The only Czech documentary film magazine

Will documentary cinema still be around in twenty years? And if so, in what form?


Will documentary cinema still be around in twenty years? And if so, in what form?

29. 10. 2016 / AUTHOR: Michal Bregant
Contemplating the future of documentary cinema by Michal Bregamt

First of all – today, the term documentary film is misleading, outdated and very difficult to defend. All that falls within the term “documentary film” – indeed including also films in which actors following instructions represent fictitious characters in fictitious stories – will still exist in twenty years’ time. But there might be an issue with the audience. The viewers may recruit from the ranks of today’s audience in Jihlava, Rotterdam, Oberhausen, Yangon or anywhere else where people are concerned with the importance of cinema as part of our reality. So if anyone is worried about the future of documentary filmmaking now is the time to pay proper attention to it. And to develop all communication platforms and channels that can support (documentary) cinema as a testimony about us, our time, and also as an instrument of social and political dynamics.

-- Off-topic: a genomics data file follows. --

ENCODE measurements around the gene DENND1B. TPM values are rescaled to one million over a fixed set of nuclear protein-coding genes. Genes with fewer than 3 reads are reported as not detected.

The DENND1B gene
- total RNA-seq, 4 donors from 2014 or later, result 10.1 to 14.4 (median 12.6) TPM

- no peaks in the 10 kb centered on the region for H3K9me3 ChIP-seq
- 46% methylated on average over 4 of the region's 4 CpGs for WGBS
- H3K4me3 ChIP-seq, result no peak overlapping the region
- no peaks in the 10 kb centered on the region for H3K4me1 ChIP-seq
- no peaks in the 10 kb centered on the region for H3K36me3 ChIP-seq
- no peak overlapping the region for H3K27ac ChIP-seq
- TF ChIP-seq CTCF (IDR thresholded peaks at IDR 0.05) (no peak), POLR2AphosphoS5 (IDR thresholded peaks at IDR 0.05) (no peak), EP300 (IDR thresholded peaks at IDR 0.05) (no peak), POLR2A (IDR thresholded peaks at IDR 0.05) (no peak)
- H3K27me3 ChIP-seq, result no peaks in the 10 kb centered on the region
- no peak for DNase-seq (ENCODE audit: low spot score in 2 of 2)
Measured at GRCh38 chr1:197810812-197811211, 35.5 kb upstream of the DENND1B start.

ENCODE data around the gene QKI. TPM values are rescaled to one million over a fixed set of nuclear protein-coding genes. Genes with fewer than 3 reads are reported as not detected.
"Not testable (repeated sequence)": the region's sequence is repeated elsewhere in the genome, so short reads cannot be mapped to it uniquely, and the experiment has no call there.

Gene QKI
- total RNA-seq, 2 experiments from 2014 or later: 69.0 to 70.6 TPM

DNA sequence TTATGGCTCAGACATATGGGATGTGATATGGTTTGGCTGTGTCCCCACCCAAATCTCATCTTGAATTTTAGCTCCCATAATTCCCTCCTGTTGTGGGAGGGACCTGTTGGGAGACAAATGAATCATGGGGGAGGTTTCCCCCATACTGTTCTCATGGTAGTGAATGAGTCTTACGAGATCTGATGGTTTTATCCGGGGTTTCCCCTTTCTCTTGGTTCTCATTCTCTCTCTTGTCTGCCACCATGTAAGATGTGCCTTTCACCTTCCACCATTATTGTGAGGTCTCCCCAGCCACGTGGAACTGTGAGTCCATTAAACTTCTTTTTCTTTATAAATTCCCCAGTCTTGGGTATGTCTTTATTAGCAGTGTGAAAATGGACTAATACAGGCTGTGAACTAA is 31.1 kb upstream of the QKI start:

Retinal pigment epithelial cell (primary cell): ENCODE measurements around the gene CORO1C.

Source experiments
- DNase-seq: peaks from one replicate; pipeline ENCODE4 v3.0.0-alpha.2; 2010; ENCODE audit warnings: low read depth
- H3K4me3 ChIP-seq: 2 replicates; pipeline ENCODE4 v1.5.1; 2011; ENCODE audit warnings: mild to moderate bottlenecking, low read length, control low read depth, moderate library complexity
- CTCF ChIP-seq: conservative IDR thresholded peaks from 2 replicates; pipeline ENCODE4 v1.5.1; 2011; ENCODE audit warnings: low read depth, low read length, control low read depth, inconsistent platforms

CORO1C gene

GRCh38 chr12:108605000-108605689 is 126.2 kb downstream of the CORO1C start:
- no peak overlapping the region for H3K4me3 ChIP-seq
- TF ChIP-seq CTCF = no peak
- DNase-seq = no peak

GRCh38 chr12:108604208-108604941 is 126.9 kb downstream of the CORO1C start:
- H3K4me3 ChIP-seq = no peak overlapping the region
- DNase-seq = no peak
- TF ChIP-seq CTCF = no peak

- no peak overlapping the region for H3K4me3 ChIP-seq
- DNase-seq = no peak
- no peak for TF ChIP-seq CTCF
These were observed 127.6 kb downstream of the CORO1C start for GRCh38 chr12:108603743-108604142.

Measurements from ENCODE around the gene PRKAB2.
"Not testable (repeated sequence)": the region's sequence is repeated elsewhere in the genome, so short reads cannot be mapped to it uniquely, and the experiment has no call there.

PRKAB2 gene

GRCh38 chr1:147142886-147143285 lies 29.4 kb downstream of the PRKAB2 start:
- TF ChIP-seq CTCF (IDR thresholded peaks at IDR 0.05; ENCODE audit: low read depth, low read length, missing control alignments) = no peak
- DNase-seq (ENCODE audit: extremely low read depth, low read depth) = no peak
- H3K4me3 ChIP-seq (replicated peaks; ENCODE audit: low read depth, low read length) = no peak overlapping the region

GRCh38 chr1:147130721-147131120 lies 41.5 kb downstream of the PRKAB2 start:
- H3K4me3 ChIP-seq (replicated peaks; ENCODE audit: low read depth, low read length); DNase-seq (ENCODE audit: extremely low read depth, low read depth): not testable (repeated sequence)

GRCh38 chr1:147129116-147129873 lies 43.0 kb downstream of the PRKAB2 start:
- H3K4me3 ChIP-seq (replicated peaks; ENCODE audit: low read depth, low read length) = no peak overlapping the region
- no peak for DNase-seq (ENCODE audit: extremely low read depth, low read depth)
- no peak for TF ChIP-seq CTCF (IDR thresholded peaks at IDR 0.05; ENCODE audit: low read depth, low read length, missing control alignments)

Audio-visual pieces will always be produced both intentionally and unintentionally, just like today. I am rather afraid how accessible they will be and how they will communicate. I am sure that they will contain much valuable information; but in practice, it will be more and more difficult to encourage interest in messages that will not be useful for the current routine.

The contemporary interconnected world has a memory structured differently from what it used to be in the course of the twentieth century: it seems that the continuous memory is now “tattered”, unreliable. There are countless types of various recordings, they are easily accessible and the necessity to choose those that can be trusted is frustrating. Time becomes a “trampoline”: something that keeps the present alive relatively long, bounces it back and retains it in the viewers’ field of vision. Now and then, something is cast out of our field of vision, hitting the earth and never again getting up, disappearing. And (documentary) filmmaking has the ability to draw these forgotten events, creatures and facts back into play, into life.

Art – with documentary cinema forming an integral part thereof – is capable of expanding consciousness not only through imagination but also through restoration of memory. In twenty years, this will be needed just like today.

Michal Bregant, Director of the National Film Archive